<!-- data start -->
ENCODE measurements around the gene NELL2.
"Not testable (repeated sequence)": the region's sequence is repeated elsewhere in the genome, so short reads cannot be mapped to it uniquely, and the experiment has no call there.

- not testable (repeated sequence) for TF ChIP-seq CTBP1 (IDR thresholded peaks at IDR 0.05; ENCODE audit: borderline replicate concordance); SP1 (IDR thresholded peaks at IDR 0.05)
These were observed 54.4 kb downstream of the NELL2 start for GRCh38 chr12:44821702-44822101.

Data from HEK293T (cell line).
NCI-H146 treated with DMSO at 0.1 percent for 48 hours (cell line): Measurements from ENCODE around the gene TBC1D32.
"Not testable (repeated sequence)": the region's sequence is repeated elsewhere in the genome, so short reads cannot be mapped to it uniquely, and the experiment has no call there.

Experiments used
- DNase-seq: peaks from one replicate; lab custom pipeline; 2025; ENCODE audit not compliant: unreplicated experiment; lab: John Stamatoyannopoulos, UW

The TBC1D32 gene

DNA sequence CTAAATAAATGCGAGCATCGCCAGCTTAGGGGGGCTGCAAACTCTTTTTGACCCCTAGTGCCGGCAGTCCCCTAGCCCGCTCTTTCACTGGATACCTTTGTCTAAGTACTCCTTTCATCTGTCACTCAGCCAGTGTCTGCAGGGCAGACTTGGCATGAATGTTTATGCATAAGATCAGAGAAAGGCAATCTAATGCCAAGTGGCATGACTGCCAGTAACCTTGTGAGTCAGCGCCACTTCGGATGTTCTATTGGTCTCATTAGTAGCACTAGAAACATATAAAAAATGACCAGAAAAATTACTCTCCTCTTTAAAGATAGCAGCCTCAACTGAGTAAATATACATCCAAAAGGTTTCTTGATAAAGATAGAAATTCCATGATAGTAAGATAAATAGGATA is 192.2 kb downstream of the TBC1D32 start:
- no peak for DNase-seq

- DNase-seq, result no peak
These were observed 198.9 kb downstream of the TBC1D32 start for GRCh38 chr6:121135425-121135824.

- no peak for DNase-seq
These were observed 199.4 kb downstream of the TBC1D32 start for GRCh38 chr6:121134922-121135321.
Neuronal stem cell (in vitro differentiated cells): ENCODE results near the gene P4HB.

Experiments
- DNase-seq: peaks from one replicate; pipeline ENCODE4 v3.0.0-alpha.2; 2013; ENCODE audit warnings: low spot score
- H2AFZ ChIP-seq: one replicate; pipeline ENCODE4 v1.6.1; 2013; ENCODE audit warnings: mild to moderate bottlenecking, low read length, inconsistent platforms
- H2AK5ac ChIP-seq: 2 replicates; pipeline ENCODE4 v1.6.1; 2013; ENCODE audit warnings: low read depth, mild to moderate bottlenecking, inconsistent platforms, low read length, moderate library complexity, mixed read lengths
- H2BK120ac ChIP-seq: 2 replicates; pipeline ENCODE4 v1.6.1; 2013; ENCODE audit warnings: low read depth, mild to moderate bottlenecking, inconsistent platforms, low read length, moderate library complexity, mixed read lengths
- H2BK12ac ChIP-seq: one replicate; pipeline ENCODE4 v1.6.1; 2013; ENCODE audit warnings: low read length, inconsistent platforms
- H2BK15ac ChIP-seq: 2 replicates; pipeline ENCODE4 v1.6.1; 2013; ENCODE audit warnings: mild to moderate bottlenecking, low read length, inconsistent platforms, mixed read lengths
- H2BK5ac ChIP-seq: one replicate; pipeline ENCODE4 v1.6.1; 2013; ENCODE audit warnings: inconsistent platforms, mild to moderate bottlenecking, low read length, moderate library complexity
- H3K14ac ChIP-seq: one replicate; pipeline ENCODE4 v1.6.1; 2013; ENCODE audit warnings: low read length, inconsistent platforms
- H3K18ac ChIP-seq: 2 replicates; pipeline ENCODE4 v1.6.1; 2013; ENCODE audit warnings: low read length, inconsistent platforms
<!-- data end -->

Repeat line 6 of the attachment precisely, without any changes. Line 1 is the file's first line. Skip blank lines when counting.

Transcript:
NCI-H146 treated with DMSO at 0.1 percent for 48 hours (cell line): Measurements from ENCODE around the gene TBC1D32.